Transportation on the Ballot in 2015 Elections

While 2015 may be an off-year for elections in most states, it has the potential to be an important one for transportation in a variety of places. Here’s a roundup of how transportation is factoring into this year’s key state contests and ballot measures.

The Gubernatorial Contests

  • In Kentucky, the gubernatorial candidates have weighed in on whether Northern Kentucky needs a new Brent Spence Bridge, which carries Interstates 71 and 75 across the Ohio River. Both the Republican candidate, Louisville businessman Matt Bevin, and the Democratic candidate, Attorney General Jack Conway, have said they’re against tolling to fund a $2.6 billion renovation of the old bridge and construction of a new one. Bevin has expressed support for a plan pushed by some in the business community to instead build a new southern bypass to divert traffic off the existing bridge. Kentucky and Ohio transportation officials say that would cost considerably more than a new bridge and not divert enough traffic. Both Bevin and Conway also have said the federal government should kick in a significant chunk of the funding for a new bridge. The existing bridge is considered functionally obsolete due to too narrow travel lanes, no room to stop in emergencies and much more traffic than it was designed to carry.
  • In Louisiana, where voters have already winnowed four gubernatorial candidates down to two in advance of a runoff election next month, candidates have suggested devoting more of the state’s transportation trust fund to construction costs, without saying how to pay for activities currently covered by the trust fund. Traffic congestion in Baton Rouge became a major issue in the campaign. Democrat John Bel Edwards has said a new Mississippi River bridge could provide a solution. Republican U.S. Senator David Vitter wants to relocate an exit along Washington Street.
  • Efforts to maintain roads and bridges in Mississippi have become an issue in gubernatorial and legislative elections this fall. State transportation officials say the state needs to spend $400 million more a year just to stem the tide of infrastructure deterioration. A legislative panel in 2013 proposed raising taxes to increase revenue by $600 million but Gov. Phil Bryant—who is up for re-election this fall—rejected the idea. Another push to increase state transportation funding could be coming in the 2016 legislature.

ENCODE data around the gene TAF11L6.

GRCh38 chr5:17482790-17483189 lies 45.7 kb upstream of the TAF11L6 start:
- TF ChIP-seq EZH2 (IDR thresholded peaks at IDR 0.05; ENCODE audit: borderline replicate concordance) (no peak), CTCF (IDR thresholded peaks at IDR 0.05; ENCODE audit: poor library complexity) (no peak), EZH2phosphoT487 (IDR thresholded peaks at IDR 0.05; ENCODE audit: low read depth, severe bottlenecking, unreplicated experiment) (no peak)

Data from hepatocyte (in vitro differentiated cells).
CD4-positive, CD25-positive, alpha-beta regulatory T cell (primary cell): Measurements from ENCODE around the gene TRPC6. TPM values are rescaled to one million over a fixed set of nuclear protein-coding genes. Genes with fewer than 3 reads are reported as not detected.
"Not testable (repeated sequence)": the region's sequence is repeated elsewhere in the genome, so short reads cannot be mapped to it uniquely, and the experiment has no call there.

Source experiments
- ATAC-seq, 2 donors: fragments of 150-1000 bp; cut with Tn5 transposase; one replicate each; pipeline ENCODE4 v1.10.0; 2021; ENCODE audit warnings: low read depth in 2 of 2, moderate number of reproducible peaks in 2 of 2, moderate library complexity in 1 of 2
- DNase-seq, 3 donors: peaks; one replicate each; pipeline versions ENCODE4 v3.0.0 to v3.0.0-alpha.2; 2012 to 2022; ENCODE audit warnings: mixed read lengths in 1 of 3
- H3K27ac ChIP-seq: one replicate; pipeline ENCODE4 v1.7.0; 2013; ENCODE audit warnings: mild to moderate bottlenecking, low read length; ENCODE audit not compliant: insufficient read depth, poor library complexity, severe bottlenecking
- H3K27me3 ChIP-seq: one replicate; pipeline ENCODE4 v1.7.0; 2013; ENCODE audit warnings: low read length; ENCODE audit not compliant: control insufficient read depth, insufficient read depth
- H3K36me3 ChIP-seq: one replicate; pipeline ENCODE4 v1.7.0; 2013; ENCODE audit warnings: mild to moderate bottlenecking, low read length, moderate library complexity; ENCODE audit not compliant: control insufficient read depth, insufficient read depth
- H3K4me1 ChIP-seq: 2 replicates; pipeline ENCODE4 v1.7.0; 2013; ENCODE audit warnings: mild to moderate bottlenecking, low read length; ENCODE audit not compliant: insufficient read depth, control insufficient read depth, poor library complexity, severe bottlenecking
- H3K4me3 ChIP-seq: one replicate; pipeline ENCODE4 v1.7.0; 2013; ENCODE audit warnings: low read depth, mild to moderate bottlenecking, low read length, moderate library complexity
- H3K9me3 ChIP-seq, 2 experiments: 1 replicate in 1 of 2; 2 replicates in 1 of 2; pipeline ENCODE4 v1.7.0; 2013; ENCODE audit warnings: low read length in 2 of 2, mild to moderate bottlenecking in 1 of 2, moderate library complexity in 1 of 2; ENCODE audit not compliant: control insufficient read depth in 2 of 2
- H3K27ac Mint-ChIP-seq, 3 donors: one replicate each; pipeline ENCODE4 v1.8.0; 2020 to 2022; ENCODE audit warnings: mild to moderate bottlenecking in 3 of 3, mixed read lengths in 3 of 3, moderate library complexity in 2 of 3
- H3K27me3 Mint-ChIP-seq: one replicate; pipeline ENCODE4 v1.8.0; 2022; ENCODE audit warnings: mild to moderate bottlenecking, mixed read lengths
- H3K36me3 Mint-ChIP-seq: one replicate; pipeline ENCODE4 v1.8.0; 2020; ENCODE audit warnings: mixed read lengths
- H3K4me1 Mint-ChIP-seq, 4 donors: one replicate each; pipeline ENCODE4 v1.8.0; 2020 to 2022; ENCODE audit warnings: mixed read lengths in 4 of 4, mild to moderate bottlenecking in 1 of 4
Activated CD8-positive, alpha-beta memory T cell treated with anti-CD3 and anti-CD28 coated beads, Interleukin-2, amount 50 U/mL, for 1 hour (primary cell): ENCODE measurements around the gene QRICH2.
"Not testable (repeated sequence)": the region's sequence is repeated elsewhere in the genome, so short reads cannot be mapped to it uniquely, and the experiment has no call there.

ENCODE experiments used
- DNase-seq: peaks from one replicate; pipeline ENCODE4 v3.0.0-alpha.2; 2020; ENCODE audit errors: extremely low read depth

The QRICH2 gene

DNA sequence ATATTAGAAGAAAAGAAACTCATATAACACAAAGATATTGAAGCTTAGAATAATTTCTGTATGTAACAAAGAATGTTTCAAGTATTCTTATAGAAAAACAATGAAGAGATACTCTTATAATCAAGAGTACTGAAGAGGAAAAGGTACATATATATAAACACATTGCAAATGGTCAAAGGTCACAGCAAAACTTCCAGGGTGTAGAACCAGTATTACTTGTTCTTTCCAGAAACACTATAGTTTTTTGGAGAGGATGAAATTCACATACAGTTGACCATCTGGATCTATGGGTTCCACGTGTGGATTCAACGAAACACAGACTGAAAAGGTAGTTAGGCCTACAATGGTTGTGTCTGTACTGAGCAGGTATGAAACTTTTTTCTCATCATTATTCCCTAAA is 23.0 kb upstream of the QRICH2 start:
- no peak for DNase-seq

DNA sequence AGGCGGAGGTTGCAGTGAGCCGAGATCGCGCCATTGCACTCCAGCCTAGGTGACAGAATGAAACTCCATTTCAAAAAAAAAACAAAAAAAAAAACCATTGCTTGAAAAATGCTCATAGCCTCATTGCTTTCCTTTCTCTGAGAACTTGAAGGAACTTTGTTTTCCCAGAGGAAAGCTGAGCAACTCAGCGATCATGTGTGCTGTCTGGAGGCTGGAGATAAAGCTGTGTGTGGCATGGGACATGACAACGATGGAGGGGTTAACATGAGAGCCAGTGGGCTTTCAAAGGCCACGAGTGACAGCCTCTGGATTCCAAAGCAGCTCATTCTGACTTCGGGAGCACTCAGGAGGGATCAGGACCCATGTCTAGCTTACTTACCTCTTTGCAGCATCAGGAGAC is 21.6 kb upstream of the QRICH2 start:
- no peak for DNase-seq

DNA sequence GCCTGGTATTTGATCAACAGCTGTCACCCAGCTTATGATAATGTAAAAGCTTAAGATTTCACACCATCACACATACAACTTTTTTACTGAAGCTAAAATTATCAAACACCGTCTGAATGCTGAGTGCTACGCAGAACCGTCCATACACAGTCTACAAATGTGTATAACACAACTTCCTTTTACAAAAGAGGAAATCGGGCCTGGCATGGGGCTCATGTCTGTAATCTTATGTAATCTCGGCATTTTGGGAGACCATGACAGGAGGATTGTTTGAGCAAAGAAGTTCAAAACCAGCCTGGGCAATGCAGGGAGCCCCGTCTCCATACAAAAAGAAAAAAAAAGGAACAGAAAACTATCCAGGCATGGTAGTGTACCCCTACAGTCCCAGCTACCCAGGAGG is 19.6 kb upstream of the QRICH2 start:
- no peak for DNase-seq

State & Local Ballot Measures

  • Texas voters will decide whether to take a portion of the state’s sales tax revenue to add it to the State Highway Fund. If approved, Proposition 7 would generate about $3 billion a year for road construction, maintenance, right-of-way acquisition and paying back transportation bond debt. The proposition is being sold to voters as a solution to congestion in the state but some fear that investing in roads only will actually produce more traffic.
  • Voters in 17 of Utah’s 29 counties will decide the fate of Proposition 1, which would enact a 0.25 percent general sales tax (excluding food purchases) to “provide funding for transportation improvements such as roads, sidewalks, trails, maintenance, bus and rail service and safety features.”
  • Voters in Washington State will decide whether they approve of an 11.9 cent gas tax increase passed by the legislature this summer. It’s an advisory question only. Meanwhile, Seattle’s Mayor Ed Murray is asking voters to approve a property tax measure to fund a $1 billion plan to repair and replace the city’s aging roads and bridges. And a Snohomish County proposition to be considered would raise the sales tax to fund more frequent Community Transit bus service.

More Transportation on the Ballot Next Tuesday

  • Fraser, CO considers a 1 percent sales tax increase to fund local buses.
  • Winter Park, CO considers a 2 percent sales tax increase to help fund operation of the Winter Park Resort Shuttle and expand the bus fleet.
  • Delta County, MI votes on a 5-year renewal of a property tax to fund Delta Area Transit Authority operations.
  • Scio Township, MI decides on a 10-year property tax to expand Ann Arbor Area Transportation Authority bus service.
  • Salem, OR considers a 0.21 percent payroll tax to fund expanded bus service.

Already In the Books

Some states already considered transportation-related ballot measures this summer and fall. A couple of the more notable examples include:

  • Arizona: In August, voters in Phoenix approved a 0.3 percent sales tax increase to fund a $31.5 billion package of new light rail lines, bus expansion and street improvements over the next 35 years.
  • Louisiana: This month voters approved a measure to allow the state treasurer to invest taxpayer money in a new state infrastructure bank. They rejected a separate measure that would have diverted money from the state’s rainy day fund to transportation projects.

Further Reading